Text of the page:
The Truth About Combination Waves

For those new to Casio CZs, the oscillator has the ability to alternate between two different waves. For example, it can send out one cycle of a SAW wave, then one cycle of a SQUARE wave, then another cycle of the SAW and so on. All you have to do is specify the first and second wave to be used.

Combination Waves—According To Casio

According to Casio, there are 33 possible combinations of waves. That's not nearly the whole truth of the ability of the CZ-1; when I count them I can find 216 possible combinations. The main reason why Casio's count of waves is so limited is that they don't admit to the existence of the window function. I have created a table (below) to explain where Casio's number 33 comes from.


The numbers in this table correspond to the "official waveforms" of the CZ series. These are the numbers that are screenprinted front and center on the CZ-1. It is necessary to think of these "official waveforms" in order to figure out how Casio came up with their "official number of waveforms".

The white squares (25) plus the pink squares (8) adds up to Casio's "33". This is their official tally of how many waveforms there are. This is also the number of waveforms that are available by programming the CZ-1 from the front panel.

White squares indicate unique and valid combinations of waves.
Pink squares are valid, but are equivalent to just using a single wave. For example, using wave 3 + 3 is the same as just using 3 by itself.
Blue squares are valid but not unique. That's because 2-1 is the same as 1-2, and 3-4 is the same as 4-3.
Green squares are not valid. It is not possible to combine the resonant waves because they are not just waves. They are a certain wave passing through a certain window function, and there can be only one window function per wave combination.

Combination Waves—In Reality

As has been previously stated, Casio's documentation does not tell the whole truth. They simplified the explanation of the waves, to keep people like you and me from getting confused. However, the truth is not actually that difficult to understand.

The most important thing to understand is that it is possible to combine ANY WAVE with ANY OTHER WAVE and run it through ANY WINDOW. That is, all combinations of waves and windows are possible. The first wave has eight possibilities, the second wave has eight possibilities, and the window function has eight possibilities. That means there are altogether 512 possible wave combinations (83 = 512). However, not all of them are unique.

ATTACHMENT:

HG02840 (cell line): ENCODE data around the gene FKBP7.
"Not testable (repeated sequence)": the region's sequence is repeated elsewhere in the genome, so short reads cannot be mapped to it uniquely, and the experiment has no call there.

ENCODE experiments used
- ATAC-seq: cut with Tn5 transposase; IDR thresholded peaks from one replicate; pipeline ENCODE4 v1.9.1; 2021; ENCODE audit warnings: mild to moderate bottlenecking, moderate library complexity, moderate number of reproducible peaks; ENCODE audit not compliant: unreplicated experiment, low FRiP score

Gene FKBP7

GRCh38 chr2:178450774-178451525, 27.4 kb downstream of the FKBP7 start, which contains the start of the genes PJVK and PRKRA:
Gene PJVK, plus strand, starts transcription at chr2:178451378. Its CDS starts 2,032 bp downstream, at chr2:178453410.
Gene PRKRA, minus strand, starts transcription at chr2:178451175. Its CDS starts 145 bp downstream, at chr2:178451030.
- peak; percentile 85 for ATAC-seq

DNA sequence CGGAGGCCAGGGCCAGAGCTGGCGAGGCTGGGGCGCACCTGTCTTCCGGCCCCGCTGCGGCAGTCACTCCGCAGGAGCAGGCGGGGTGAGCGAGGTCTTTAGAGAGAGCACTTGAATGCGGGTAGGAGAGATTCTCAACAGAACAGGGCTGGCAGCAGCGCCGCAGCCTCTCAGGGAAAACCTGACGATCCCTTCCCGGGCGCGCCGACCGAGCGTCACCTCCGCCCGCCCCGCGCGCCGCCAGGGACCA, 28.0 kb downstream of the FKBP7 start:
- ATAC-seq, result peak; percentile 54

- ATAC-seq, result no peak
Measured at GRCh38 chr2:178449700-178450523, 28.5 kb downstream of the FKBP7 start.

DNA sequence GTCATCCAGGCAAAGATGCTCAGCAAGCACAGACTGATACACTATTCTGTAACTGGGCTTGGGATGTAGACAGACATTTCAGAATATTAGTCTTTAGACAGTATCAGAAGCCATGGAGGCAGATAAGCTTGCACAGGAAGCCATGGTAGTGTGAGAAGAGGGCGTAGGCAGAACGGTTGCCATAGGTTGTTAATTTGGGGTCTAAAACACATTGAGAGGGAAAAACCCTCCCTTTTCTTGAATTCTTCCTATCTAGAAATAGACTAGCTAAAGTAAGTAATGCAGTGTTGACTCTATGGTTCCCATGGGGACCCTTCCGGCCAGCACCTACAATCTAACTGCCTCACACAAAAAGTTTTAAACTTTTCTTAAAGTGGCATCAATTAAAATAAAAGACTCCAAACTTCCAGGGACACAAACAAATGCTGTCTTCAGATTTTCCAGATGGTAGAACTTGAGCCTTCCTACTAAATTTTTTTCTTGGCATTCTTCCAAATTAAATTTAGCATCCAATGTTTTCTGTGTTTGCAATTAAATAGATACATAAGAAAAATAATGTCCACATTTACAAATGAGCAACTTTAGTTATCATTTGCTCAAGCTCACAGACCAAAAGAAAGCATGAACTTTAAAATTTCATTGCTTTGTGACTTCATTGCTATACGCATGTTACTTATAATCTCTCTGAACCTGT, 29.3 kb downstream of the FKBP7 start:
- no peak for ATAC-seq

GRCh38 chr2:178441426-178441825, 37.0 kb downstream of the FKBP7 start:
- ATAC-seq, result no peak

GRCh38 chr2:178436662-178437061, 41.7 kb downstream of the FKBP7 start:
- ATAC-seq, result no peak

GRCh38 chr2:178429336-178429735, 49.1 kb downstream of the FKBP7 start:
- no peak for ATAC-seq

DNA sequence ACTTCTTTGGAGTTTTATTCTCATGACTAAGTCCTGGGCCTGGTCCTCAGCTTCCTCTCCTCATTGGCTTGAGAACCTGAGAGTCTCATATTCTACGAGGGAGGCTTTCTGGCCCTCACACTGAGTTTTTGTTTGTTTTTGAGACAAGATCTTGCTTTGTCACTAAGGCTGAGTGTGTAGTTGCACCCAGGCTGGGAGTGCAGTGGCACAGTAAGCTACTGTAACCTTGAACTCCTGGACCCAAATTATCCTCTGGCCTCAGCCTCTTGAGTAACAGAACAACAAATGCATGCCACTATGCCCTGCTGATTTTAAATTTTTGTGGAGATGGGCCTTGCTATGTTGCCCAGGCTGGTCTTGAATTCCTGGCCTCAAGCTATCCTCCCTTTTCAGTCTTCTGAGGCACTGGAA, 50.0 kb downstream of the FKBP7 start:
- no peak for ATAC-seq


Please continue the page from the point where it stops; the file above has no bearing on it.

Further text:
The second important thing to remember is that the waves available to be combined are NOT the same eight waves that are screenprinted on the front panel. The eight basic waves in the table below are the ACTUAL basic waves, which I described on a previous page.

The numbers in the table below correspond with how I have been differentiating the actual waveforms available through sysex.

White squares indicate unique and valid combinations of waves.
Pink squares are valid, but are equivalent to just using a single wave. For example, programming waves 010 + 010 is the same as just using 010 by itself.
Blue squares are valid but not unique. That's because 111 + 000 is the same as 000 + 111.

Combination Wave Demonstration

The table below is the same as the logical table above, but now it shows the actual waves produced by the combinations. In essence, this table demonstrates that its possible to combine each of the 8 waves with each of the other 8 waves. The combination waves are shown without any window function affecting them.

You can see in the table below how 010 + 010 is the same as just 010. Also notice how 010 + 000 is the same as 000 + 010.

Combination waves table

Combination waves demonstrated
Click table to see full-size image

This option is available through the front panel.
This option is only available through sysex.


It is possible to combine any basic waveform with any other basic waveform. The result is exactly like the two waves have just been glued together. It is important to remember that these are not the same waves printed on the front of the CZ-1; these are the actual basic waveforms.

CZ-1 Spelunking Index